When you find yourself in the response-phase of a crisis situation - how do you organize your day?

First off, make sure that the top manager does not manage the crisis team. Instead, establish a multi-disciplinary response team that reports to the top manager and leaves the biggest decisions to her. If the top manager is engaged in the actual response team she can't have the necessary breathing room, perspective and space to run the rest of the organization and make the right decisions for the crisis at the same time. It is very important that the top manager is not drawn into the details of the immediate crisis response.

The crisis team should meet every morning and sit together in a dedicated room with the necessary facilities. Make sure that the team has a common understanding of the current situation based on facts - not on speculations. Document all major decisions and on what grounds you make those. When new and better information arises you can more easily backtrack and revise your earlier decisions if need be. It is also important that roles are assigned. For instance, one person should be in charge of following the news and recommendations from the health authorities so that the rest of the team can be freed up to do their tasks.

What do you do to ensure a good team spirit?

Responding to a crisis can be exhausting. Make sure that your team is well taken care of. They need ample rest, healthy food and probably some physical exercise. Make sure also that their families are well taken care of and that the response team members' personal life is stable. It is impossible to focus on your job if you are scared for your loved ones. Make a plan for rotating your team to ensure rest, and have a backup plan in case someone falls ill.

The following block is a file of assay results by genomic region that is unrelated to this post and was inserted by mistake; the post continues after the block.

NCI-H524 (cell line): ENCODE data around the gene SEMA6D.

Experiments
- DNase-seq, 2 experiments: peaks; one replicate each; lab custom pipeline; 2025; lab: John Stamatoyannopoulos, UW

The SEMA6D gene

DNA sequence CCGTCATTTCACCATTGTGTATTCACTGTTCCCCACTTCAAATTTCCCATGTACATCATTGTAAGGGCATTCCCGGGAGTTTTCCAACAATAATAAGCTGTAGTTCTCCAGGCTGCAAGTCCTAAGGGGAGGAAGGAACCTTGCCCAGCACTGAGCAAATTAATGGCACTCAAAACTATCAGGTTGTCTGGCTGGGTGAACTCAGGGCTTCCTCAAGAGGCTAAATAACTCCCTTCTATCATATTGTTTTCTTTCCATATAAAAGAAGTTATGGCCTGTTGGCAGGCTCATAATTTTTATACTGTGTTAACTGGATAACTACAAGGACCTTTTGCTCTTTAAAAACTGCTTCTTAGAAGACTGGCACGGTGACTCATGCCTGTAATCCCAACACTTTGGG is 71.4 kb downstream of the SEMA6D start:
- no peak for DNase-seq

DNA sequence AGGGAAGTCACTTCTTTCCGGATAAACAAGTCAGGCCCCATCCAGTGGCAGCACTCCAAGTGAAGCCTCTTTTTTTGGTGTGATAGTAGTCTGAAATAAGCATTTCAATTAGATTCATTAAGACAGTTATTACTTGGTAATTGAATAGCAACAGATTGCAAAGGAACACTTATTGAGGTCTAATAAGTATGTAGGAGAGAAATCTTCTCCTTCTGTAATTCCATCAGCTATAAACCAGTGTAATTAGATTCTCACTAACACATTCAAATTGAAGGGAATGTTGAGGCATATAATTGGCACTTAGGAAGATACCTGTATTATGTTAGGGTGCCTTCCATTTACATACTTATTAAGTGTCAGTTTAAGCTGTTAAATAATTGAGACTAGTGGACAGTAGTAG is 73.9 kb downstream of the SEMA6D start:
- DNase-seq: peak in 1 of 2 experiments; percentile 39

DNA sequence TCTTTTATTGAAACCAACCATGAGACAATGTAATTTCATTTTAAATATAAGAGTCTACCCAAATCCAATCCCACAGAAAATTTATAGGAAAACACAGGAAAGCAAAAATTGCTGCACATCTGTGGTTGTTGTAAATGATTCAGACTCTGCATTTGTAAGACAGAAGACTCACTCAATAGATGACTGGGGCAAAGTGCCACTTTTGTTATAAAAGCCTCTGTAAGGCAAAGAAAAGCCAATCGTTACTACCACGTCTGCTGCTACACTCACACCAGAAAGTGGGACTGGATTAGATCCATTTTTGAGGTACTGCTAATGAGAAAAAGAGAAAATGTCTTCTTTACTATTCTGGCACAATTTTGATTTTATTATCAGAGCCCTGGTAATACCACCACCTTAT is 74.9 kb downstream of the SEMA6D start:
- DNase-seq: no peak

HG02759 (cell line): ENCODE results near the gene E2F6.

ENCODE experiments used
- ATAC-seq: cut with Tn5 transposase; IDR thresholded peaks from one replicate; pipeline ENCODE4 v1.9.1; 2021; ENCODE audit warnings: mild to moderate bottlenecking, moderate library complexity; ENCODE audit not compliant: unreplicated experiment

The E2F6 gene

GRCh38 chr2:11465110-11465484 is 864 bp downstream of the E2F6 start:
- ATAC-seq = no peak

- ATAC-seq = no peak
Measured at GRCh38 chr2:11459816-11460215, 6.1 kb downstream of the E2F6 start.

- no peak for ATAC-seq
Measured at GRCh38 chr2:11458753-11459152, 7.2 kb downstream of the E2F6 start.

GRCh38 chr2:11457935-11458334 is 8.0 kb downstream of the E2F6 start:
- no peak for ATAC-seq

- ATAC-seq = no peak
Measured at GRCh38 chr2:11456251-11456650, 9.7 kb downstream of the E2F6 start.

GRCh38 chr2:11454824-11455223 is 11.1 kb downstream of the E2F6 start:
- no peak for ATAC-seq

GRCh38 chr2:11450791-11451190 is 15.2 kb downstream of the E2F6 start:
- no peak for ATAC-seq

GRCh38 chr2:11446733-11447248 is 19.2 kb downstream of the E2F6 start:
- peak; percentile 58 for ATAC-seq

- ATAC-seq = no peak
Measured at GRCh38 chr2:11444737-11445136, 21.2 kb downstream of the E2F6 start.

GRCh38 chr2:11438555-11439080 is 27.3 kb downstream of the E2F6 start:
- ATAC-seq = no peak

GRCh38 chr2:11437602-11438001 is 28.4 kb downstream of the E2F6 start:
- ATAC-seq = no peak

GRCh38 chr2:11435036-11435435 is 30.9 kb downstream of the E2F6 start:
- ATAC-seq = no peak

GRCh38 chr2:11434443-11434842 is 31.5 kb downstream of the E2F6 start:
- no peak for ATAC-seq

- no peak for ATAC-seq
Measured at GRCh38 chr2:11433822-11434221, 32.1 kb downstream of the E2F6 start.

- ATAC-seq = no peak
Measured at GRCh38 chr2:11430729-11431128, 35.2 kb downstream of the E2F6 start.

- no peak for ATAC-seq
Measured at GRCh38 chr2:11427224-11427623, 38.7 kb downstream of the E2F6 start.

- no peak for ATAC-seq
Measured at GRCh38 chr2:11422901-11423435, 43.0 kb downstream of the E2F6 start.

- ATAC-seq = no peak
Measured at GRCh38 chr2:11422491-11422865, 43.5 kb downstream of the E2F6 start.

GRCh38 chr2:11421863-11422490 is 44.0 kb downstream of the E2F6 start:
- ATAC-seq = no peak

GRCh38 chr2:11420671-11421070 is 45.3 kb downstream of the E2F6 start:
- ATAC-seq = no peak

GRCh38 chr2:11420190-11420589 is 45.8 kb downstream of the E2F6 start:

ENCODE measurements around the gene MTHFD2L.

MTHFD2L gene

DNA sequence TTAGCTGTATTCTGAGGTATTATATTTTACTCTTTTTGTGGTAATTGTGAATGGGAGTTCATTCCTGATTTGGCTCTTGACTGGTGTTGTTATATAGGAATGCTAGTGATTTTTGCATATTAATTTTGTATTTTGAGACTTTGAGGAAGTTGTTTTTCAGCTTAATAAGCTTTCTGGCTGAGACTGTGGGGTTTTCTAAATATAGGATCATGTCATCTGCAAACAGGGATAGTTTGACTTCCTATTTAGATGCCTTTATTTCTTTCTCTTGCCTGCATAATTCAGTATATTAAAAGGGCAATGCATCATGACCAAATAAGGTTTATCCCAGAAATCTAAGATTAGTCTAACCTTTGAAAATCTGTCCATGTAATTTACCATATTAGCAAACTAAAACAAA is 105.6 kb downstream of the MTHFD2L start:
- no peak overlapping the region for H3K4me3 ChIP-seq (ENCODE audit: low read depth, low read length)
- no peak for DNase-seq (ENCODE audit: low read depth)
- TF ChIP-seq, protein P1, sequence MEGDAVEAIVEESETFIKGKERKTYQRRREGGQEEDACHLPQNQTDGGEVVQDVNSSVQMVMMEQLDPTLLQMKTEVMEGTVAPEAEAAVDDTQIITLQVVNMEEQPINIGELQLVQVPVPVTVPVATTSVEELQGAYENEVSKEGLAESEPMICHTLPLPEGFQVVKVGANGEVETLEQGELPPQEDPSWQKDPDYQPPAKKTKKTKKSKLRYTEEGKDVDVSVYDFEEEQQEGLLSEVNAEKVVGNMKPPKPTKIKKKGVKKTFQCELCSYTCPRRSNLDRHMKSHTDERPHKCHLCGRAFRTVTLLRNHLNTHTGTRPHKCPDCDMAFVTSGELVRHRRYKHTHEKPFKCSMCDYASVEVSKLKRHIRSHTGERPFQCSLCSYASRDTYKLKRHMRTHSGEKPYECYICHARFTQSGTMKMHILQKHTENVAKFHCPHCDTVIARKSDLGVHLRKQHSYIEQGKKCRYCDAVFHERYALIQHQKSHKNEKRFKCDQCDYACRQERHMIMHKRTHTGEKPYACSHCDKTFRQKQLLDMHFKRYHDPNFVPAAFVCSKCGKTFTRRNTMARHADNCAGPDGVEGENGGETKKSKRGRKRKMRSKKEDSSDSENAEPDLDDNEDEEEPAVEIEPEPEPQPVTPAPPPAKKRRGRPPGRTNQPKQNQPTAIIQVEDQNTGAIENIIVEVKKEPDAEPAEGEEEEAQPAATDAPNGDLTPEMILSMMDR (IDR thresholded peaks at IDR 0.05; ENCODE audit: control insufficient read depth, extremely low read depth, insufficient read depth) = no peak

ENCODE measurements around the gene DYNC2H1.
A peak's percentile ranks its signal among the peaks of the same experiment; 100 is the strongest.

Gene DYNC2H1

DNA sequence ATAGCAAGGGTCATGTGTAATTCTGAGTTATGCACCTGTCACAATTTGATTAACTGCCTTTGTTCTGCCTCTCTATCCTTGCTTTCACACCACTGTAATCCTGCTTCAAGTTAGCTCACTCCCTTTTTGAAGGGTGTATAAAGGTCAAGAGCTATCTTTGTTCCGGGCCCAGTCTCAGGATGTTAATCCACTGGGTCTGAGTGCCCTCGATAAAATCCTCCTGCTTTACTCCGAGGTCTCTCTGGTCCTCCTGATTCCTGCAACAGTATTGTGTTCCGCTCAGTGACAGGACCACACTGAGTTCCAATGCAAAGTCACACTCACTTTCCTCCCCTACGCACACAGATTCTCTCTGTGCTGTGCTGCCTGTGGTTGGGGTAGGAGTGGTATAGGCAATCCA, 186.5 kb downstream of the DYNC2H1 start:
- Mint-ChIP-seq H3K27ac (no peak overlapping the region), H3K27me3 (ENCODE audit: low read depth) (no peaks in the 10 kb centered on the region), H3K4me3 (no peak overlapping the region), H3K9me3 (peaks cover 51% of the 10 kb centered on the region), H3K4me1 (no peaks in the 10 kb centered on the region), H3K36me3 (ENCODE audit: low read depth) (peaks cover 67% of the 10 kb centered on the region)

Psychological safety is very important for a team. Everyone should be encouraged to speak up and new perspectives should be encouraged. Make sure that successes are considered team successes and failures are considered team failures.

Finally, lead with a smile and calm attitude. A leader's stress or nervousness can quickly spread to the rest of the organization and that won't be helpful.

What do you do to take your mind off of things?

I think exercising while listening to an audiobook is a great way to let my mind rest. Try to spend some time with your loved ones and do something fun like playing a game (or, my personal favourite, build Lego). These types of activities are also good as they remind you about what we are all working to preserve in this pandemic.

During adversity, a company’s ability to keep the wheels turning is vital. How to find a balance between handling the crisis at the same time as ensuring business as usual?

Well, this is a challenging balance, but the very existence of your company may be at the hearth of the crisis. Therefore you quite quickly need to move from "crisis response phase" into a "new normal" mode. The first phase is about protecting lives and taking deliberate but radical action to avoid bankruptcy, for example. Following that you need to start thinking more long-term and strategically. This is another example of why the top manager should not lead the crisis response team - they need to see the bigger picture.

Can something good, on both a personal and organizational level, come out of situations like these?

Yes. Crisis like these can accelerate change that was otherwise warranted like making hard prioritizations or restructuring your business. They also test our resilience and teach us valuable lessons on preparedness, for example. On a personal level I'd say crises tend to bring out the best and worst in us. Now is really the time to test your abilities as a leader - and grow.

How is the corona-crisis affecting equality and diversity? Spend 2 minutes and get instant feedback on what others are saying. NOTE: Survey is in Norwegian.